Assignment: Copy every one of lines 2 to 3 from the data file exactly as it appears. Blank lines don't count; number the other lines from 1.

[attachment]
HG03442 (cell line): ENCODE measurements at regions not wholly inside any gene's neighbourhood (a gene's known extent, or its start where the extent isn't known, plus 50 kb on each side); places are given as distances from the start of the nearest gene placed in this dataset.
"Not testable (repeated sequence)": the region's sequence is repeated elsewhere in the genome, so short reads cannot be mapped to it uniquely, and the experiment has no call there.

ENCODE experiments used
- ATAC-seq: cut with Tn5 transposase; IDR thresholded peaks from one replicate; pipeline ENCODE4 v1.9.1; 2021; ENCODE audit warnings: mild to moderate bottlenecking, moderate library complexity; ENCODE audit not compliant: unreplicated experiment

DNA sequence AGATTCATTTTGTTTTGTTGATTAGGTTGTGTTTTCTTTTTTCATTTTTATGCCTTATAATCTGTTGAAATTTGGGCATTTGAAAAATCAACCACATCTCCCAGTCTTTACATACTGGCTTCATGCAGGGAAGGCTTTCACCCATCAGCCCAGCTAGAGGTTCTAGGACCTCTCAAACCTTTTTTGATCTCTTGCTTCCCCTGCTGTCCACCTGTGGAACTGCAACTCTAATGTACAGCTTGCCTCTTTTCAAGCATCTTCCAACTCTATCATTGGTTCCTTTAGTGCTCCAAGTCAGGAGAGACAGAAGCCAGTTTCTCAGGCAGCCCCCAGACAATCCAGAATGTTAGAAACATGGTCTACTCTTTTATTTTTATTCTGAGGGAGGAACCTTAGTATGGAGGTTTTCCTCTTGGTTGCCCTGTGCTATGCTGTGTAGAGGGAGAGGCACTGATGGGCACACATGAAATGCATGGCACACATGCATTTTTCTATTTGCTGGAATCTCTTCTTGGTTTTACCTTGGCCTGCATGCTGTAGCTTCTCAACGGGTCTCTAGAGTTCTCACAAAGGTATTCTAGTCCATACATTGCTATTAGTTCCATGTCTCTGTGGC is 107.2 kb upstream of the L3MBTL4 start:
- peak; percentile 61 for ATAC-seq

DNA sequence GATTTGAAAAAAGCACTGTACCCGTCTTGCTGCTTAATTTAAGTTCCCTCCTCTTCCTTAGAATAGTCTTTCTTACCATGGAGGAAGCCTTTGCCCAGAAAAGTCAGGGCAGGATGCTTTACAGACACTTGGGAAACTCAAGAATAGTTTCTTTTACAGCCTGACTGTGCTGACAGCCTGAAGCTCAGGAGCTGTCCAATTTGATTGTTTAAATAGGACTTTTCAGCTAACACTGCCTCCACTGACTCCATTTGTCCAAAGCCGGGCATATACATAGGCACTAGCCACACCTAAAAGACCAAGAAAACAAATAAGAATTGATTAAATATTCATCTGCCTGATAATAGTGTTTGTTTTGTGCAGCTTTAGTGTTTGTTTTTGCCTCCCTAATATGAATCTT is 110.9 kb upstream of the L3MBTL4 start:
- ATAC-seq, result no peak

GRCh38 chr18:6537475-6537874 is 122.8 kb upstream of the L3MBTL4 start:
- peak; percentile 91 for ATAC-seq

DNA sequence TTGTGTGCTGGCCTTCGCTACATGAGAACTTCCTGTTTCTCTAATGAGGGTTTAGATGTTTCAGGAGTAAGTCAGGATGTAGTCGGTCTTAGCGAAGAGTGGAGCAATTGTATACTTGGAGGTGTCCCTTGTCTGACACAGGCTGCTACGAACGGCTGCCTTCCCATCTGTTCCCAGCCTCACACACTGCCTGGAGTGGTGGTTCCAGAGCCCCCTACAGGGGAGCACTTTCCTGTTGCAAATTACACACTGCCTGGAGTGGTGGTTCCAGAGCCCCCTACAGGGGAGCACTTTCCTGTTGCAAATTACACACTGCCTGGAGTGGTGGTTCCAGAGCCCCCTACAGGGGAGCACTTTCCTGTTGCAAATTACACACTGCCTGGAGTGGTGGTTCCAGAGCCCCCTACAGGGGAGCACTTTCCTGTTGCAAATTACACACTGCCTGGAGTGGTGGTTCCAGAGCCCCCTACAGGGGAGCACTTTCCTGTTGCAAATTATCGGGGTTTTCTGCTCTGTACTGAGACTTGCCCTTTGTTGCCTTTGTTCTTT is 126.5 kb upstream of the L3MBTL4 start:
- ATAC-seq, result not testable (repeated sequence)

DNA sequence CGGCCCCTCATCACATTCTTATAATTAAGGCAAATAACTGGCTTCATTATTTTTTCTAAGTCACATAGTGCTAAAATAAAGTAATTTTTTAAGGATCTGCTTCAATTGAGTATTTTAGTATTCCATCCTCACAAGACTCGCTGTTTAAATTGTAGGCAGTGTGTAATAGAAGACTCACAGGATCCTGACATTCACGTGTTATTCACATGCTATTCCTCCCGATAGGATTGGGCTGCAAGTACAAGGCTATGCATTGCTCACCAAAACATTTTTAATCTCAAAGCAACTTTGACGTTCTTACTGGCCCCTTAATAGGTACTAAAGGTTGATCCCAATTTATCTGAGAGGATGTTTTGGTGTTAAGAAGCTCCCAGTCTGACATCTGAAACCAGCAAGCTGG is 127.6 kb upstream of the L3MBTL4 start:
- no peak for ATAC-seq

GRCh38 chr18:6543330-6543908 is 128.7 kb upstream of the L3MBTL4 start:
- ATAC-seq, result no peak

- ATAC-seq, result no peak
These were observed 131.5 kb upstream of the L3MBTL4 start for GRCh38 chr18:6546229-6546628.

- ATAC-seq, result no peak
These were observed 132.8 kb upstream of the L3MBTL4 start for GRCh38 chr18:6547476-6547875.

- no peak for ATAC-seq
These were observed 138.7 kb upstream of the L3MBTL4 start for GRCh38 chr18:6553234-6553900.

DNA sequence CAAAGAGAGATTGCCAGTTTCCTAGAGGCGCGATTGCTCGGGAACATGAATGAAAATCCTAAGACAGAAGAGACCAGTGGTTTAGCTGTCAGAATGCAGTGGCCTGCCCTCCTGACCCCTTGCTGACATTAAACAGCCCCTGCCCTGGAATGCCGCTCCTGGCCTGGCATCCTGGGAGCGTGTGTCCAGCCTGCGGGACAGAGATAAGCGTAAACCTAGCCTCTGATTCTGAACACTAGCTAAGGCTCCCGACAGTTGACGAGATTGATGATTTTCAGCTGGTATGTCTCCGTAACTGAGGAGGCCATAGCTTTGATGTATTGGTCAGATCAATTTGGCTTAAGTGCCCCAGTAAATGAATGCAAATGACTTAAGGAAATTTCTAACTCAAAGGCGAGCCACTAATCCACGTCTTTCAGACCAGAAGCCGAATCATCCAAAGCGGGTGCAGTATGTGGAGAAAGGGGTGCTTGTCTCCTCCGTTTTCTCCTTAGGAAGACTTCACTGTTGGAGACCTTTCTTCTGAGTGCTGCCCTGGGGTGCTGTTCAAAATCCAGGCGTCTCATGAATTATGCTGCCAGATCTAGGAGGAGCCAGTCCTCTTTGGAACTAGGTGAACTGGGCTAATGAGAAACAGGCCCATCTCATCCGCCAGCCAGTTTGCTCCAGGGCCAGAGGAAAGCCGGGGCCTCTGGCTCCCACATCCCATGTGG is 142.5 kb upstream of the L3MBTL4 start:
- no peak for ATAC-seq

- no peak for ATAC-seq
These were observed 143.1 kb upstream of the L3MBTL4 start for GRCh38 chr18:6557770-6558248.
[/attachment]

"Not testable (repeated sequence)": the region's sequence is repeated elsewhere in the genome, so short reads cannot be mapped to it uniquely, and the experiment has no call there.

ENCODE experiments used